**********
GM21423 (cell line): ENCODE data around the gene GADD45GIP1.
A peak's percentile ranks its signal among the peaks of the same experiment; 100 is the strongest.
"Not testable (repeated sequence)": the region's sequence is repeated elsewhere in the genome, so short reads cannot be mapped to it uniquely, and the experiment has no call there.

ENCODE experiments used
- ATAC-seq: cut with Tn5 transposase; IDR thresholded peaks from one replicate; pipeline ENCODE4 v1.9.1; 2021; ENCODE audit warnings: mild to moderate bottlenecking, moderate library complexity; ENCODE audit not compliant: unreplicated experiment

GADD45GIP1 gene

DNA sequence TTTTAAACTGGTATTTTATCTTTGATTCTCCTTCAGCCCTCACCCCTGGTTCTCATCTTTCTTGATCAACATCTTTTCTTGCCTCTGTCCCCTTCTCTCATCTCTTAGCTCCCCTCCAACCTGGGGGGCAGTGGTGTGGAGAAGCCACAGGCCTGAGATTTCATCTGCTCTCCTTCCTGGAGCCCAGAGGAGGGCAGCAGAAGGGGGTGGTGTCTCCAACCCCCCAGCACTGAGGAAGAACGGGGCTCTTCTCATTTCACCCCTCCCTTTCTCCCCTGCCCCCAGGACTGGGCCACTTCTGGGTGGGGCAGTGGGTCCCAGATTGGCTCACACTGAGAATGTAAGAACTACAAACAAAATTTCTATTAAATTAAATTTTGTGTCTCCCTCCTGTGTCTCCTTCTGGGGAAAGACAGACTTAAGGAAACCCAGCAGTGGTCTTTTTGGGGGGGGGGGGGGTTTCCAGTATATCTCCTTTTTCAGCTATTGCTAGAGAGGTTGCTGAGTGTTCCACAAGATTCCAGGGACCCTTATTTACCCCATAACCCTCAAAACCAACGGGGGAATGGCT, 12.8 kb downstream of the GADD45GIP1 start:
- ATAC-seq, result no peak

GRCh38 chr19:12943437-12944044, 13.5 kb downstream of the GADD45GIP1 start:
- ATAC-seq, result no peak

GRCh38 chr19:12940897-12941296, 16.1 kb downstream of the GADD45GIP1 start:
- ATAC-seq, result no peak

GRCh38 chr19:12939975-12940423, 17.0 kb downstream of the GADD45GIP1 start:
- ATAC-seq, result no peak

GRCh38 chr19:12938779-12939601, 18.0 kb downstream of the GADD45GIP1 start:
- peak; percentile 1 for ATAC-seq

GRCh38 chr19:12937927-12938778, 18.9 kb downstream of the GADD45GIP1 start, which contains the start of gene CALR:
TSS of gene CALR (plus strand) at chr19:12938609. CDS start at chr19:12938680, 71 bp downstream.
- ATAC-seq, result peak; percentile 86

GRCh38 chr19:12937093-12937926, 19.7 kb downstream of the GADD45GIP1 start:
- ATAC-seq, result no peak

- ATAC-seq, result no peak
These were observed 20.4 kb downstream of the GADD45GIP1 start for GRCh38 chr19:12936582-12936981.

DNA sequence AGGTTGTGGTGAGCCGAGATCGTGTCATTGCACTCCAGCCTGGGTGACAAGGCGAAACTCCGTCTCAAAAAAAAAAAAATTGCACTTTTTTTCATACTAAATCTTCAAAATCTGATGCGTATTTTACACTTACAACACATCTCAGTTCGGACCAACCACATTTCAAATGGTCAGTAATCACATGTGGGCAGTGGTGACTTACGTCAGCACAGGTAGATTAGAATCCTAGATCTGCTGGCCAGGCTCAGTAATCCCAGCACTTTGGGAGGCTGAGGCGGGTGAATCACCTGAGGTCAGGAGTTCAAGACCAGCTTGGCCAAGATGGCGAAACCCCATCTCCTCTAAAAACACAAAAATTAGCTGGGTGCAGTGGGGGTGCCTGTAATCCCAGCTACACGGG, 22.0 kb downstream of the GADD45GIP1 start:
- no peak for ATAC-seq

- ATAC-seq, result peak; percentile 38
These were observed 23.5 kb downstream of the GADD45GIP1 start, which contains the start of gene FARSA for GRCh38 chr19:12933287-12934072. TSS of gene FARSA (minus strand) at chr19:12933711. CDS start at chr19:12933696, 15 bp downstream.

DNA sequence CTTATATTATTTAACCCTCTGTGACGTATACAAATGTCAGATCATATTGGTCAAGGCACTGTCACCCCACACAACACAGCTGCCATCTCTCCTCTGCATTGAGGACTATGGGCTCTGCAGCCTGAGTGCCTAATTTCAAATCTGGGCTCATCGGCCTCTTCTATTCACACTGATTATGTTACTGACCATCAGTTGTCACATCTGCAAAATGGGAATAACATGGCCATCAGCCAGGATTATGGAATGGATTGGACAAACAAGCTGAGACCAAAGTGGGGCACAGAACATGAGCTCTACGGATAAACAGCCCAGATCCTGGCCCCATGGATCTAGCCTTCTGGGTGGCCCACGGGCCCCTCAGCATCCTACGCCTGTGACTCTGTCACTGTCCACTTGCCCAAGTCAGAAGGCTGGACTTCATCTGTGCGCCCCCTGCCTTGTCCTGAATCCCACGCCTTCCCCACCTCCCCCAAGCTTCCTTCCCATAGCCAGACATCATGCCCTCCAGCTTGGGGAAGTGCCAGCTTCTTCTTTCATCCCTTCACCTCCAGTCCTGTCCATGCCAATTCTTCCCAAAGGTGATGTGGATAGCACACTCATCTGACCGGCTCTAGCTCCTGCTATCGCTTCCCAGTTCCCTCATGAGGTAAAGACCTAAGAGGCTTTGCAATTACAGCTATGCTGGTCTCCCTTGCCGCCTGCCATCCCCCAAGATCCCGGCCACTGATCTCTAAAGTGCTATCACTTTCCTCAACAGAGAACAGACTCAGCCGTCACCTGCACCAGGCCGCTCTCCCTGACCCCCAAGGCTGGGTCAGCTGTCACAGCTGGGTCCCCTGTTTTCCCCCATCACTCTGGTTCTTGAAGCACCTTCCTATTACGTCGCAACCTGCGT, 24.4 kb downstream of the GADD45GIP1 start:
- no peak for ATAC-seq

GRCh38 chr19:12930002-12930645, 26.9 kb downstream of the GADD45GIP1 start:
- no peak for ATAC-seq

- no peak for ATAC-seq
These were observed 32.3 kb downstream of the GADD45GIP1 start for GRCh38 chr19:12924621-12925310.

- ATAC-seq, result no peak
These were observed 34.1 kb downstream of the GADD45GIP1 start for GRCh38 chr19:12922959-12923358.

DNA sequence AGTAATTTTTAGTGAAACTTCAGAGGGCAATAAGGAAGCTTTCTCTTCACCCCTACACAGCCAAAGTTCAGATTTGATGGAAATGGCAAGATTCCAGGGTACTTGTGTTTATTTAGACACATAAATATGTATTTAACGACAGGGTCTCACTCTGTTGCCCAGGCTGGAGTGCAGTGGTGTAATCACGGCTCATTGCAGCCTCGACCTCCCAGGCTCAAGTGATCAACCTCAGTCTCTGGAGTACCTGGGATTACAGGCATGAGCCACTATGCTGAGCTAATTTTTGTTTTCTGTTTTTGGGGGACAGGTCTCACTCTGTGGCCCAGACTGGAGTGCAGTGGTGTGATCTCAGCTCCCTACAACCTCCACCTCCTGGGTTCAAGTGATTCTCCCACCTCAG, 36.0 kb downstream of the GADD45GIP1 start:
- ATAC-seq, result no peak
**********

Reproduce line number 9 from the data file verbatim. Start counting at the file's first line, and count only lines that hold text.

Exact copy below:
GRCh38 chr19:12943437-12944044, 13.5 kb downstream of the GADD45GIP1 start: